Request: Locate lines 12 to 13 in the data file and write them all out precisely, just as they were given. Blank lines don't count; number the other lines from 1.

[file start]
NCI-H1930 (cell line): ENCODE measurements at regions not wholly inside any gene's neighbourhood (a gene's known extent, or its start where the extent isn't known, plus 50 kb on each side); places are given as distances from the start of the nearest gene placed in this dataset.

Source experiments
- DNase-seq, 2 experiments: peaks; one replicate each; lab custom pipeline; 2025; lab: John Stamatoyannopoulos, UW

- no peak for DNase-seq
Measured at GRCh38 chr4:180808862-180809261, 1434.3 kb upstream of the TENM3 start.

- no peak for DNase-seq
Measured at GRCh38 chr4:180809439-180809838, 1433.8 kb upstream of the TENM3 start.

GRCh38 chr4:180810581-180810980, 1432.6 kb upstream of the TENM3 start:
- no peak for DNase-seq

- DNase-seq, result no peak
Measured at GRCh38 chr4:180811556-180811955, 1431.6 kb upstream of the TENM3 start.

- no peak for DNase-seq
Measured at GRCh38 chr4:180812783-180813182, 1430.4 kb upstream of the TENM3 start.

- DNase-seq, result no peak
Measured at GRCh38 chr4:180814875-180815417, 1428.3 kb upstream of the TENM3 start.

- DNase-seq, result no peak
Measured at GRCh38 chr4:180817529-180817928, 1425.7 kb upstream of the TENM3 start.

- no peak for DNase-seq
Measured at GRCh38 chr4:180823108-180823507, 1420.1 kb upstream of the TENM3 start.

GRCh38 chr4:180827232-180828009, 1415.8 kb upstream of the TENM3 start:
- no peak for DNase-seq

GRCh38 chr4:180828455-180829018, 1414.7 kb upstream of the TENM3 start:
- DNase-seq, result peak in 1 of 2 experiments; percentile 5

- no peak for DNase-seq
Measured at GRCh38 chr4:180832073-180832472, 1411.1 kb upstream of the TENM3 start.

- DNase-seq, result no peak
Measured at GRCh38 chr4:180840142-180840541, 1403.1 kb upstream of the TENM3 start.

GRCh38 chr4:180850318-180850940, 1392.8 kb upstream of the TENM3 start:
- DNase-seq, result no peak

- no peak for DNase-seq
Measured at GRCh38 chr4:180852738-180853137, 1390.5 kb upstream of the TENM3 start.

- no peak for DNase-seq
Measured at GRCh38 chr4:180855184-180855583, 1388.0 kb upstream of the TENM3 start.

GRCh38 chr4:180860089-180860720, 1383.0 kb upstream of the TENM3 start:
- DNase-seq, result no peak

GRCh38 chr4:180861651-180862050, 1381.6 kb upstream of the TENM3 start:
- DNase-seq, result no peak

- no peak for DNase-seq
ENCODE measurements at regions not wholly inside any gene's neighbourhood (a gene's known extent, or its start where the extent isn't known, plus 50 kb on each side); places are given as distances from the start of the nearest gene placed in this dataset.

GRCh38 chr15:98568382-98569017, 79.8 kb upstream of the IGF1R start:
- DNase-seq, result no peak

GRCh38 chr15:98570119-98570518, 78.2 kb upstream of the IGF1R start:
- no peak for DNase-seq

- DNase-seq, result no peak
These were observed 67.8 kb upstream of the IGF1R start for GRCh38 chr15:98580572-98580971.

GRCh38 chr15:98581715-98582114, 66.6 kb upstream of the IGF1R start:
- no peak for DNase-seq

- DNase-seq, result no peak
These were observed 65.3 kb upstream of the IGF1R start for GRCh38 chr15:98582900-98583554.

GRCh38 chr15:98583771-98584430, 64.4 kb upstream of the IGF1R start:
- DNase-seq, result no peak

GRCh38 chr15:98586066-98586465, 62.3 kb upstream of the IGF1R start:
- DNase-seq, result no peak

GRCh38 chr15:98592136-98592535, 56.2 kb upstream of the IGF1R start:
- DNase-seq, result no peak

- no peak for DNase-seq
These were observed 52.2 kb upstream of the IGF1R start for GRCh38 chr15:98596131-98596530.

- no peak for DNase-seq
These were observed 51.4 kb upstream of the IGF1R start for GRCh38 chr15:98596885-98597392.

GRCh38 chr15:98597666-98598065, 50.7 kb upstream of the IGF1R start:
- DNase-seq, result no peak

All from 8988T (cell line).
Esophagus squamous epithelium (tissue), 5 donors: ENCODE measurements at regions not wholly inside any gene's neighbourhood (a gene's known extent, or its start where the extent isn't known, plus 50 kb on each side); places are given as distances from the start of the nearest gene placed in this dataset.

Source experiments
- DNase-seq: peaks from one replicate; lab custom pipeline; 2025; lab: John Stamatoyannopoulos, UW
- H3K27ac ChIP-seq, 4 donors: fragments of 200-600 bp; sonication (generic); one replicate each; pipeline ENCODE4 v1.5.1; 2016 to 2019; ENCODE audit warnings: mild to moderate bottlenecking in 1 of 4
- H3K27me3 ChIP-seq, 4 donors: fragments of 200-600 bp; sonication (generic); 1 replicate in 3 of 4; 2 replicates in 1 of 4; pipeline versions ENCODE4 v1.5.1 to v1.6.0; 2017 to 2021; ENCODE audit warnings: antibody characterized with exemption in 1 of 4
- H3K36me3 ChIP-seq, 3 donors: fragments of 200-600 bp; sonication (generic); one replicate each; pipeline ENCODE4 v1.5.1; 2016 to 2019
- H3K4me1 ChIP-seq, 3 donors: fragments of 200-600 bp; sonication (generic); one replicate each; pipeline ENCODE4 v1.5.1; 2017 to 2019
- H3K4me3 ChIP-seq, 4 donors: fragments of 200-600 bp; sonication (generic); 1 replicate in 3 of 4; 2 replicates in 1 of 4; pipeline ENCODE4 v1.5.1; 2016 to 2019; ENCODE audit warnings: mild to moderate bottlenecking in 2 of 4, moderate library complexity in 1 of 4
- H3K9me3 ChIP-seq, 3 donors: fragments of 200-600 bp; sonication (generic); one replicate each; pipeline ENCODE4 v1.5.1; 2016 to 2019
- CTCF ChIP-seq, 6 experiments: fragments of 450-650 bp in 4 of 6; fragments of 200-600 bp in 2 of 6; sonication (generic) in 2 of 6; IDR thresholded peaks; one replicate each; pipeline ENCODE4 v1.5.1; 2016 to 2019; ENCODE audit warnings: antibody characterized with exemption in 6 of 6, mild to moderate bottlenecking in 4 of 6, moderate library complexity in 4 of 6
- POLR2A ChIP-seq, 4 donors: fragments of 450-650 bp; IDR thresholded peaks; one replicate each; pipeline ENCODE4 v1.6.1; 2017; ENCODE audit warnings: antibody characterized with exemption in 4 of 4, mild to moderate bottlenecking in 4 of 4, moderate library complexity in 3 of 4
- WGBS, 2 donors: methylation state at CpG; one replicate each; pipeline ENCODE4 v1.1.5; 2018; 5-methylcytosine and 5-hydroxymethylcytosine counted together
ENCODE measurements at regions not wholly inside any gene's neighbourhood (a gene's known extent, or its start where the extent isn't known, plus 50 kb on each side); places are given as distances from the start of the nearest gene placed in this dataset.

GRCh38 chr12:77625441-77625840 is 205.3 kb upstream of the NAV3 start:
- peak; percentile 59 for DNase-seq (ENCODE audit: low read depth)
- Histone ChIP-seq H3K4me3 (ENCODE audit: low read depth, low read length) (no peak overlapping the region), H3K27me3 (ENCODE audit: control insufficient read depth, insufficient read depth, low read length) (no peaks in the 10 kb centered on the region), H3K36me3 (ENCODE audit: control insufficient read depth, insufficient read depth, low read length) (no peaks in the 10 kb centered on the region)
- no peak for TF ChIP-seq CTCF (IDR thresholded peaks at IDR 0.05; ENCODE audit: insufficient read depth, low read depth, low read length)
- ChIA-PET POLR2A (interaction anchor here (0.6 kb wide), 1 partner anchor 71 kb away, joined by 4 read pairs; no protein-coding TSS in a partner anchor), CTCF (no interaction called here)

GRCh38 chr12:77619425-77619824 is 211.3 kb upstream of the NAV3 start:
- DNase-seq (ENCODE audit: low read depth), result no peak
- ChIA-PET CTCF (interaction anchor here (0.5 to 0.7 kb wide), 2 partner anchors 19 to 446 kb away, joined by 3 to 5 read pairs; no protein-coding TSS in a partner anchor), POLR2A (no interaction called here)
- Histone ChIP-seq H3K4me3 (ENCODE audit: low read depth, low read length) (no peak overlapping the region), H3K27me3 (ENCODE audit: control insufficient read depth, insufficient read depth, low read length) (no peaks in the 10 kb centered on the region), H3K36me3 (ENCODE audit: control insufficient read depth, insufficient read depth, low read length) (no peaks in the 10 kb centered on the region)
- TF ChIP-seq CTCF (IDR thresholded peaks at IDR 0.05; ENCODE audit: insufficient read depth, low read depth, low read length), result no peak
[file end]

- no peak for DNase-seq
Measured at GRCh38 chr4:180812783-180813182, 1430.4 kb upstream of the TENM3 start.